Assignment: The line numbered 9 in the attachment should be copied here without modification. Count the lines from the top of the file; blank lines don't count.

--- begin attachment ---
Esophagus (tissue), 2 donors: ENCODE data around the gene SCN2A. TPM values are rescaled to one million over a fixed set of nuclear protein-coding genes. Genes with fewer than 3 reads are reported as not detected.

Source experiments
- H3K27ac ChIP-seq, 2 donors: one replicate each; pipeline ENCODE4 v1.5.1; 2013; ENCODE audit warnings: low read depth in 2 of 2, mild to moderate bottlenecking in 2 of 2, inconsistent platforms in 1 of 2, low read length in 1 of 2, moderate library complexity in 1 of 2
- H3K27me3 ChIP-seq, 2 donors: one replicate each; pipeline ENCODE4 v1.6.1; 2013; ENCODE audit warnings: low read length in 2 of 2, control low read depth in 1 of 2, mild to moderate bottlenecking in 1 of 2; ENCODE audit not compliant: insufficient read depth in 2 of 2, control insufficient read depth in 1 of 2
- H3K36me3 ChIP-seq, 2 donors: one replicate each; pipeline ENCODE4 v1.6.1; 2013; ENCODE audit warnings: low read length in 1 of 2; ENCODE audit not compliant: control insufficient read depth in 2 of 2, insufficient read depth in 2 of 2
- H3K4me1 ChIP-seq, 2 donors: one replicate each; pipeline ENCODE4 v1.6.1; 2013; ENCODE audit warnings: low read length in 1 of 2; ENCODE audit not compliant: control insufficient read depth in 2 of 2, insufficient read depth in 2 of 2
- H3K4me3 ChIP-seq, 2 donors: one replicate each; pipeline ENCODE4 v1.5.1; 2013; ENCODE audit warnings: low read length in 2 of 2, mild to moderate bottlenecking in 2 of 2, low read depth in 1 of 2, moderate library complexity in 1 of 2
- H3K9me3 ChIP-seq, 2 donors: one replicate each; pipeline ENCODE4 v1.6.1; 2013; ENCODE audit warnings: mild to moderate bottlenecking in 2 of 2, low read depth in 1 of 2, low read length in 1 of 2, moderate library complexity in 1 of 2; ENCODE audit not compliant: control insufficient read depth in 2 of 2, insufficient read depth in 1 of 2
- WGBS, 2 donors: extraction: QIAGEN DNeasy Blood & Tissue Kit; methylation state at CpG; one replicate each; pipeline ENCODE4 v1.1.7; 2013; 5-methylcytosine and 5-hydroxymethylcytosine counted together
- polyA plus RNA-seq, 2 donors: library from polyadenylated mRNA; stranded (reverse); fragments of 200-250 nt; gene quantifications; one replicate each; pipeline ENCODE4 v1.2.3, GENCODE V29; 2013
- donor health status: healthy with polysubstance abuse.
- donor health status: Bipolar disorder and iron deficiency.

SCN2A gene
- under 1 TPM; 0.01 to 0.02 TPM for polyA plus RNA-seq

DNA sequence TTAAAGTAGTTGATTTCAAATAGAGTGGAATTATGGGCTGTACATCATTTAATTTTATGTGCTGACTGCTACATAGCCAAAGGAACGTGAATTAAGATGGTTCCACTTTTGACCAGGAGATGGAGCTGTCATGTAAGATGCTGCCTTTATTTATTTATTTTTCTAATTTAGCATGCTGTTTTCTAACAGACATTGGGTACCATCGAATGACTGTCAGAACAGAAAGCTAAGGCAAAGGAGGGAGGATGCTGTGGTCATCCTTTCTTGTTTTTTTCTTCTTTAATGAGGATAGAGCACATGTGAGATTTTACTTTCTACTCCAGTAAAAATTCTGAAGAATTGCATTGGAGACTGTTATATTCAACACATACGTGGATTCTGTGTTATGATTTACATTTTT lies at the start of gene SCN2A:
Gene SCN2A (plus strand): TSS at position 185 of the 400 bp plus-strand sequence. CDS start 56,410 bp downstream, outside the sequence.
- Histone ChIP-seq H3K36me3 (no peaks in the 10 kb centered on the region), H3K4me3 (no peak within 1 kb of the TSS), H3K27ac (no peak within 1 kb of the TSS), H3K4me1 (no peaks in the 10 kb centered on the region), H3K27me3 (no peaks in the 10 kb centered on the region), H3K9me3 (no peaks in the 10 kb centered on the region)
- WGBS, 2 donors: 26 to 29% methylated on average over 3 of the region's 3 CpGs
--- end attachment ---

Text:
- WGBS, 2 donors: extraction: QIAGEN DNeasy Blood & Tissue Kit; methylation state at CpG; one replicate each; pipeline ENCODE4 v1.1.7; 2013; 5-methylcytosine and 5-hydroxymethylcytosine counted together